This is How to go Home!

Image result for Jacob surrounded by his sonsI came across a brilliant verse today while catching up from missing the end of Genesis over the weekend. At least to me it was brilliant because there was a depth that was contained in the sentiment. I don\’t aim to preach, but to encourage you with the life of Jacob. When we examine his life and journey, the sentiment found in this verse will become refreshingly apparent. 

\”When Jacob had finished giving instructions to his sons, he drew his feet up into the bed, breathed his last and was gathered to his people.\” – Genesis 49:33

See what I mean? How powerful is that verse! When I read that, in my mind I pictured an old man (147 years old) who \”dies with a smile on his face\”. That may seem morbid to you, but the truth is that he has lived a life of reconciliation throughout and ends his days in the sheer satisfaction of the accomplishment of it. From the very beginning of his days, he has been labeled a deceiver. His name means \”one who grabs the heel\” and is a reference to someone who is deceptive; names carry character traits with them in scripture. He lives this out in true fashion, as he cons his brother Esau out of his birthright and then goes along with his mothers plan to deceptively give him the blessing intended for the firstborn. Fleeing for his life, he winds up in Bethel where he comes into contact with God in a dream that has been called \”Jacob\’s Ladder\”. It is there that he is reconciled through covenanted blessing that flowed to him from his Father\’s Abraham and Isaac. God blesses Jacob throughout the years of his servitude for his Uncle Laban, who cheated him ten times on his wages and gave him two wives and two concubinage wives that gave him a total of 10 kids! When he finally departed to return home, he is reconciled to his brother Esau after fearing he might kill him. Desperate to save himself, he was willing to part with all his servants and possessions in order to \”buy\” Esau\’s forgiveness. But God had other plans to restore his family relationships. Years later, his sons pull a deceptive trick in selling the beloved son Joseph to slave traders headed for Egypt. They mask their deception by pretending Joseph had been killed by a lion. For years he lived mourning for a son he thought was dead. OF course we know that in the end Joseph becomes the Savior of the family and he is restored to relationship with Jacob. Not only this but Jacob receives Joseph\’s sons as his own and they with their uncles become the founding Fathers of the Twelve Tribes of Israel. 

Jacob has seen God come through for him time and time again. He has learned to trust God even in what he couldn\’t see, knowing that in time God would restore things to the way that they should be. In his case that was family restoration as well as covenant restoration through him too! There is no doubt that he too knew of the 400 years that his children would be captive in Israel, and he knew of the promise that God would bring them out of that captivity. He was assured by faith that God was able to perform what he said He would do, just like his fathers before him. Surrounded by his sons, all who had been reconciled to him through forgiveness and God\’s sovereign plan from the beginning is how he is seen at the end of his life. He was buried in the field bought by the Father of Faith, the cave being a hall of the victorious. He was buried there with his wife Leah, who was also a picture of reconciliation in that she was seemingly despised and yet she is buried with His Father\’s an important piece to the story of redemptive living.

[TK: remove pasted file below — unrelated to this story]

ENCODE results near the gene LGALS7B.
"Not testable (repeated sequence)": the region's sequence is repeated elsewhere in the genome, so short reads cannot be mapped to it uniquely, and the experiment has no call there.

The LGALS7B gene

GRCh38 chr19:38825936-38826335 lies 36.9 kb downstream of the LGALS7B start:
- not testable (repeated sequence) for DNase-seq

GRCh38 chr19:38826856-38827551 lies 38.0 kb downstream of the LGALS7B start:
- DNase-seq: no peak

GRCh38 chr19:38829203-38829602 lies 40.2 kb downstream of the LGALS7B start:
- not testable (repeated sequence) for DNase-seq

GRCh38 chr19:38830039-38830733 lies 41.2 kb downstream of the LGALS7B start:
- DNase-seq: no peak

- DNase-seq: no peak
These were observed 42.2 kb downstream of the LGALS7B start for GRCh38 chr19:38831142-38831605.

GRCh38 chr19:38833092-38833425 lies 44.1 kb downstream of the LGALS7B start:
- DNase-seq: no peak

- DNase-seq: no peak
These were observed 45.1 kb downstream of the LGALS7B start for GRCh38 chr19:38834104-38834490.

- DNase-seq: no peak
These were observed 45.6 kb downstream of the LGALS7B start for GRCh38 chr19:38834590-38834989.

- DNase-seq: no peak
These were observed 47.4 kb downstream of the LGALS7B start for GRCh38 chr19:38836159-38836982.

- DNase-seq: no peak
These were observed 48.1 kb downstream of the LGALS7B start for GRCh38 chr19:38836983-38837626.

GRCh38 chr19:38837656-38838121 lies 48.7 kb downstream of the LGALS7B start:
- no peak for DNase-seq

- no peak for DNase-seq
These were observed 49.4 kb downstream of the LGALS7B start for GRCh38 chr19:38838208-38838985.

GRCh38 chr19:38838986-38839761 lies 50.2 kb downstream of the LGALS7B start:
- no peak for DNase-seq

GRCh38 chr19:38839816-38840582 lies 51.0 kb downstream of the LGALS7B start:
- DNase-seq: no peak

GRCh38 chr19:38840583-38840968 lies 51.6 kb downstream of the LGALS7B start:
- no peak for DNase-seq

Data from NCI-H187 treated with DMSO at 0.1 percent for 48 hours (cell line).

So with all that confidence, with all the blessings of reconciliation and covenant, knowing that he had lived a lively adventure that by God\’s Grace was filled with Victory after every setback. He relaxes, takes a breath to memorialize it all and enters Abraham\’s Bosom no longer the deceiver (Jacob), but the prince (Israel) who walked in faithful reconciliation. That is the way to go home!

In my mind, I hear the same words being spoken that Paul writes in his letter to Timothy, \”I have fought the good fight,<span class="crossreference" data-cr="#cen-NIV-29878A" data-link="(A)\” style=\”box-sizing: border-box; line-height: 22px; position: relative; top: 0px; vertical-align: top;\”> I have finished the race,<span class="crossreference" data-cr="#cen-NIV-29878B" data-link="(B)\” style=\”box-sizing: border-box; line-height: 22px; position: relative; top: 0px; vertical-align: top;\”> I have kept the faith. Now there is in store for me<span class="crossreference" data-cr="#cen-NIV-29879C" data-link="(C)\” style=\”box-sizing: border-box; line-height: 22px; position: relative; top: 0px; vertical-align: top;\”> the crown of righteousness,<span class="crossreference" data-cr="#cen-NIV-29879D" data-link="(D)\” style=\”box-sizing: border-box; line-height: 22px; position: relative; top: 0px; vertical-align: top;\”> which the Lord, the righteous Judge, will award to me on that day<span class="crossreference" data-cr="#cen-NIV-29879E" data-link="(E)\” style=\”box-sizing: border-box; line-height: 22px; position: relative; top: 0px; vertical-align: top;\”>—and not only to me, but also to all who have longed for his appearing.\” 2 Timothy 4:7-8

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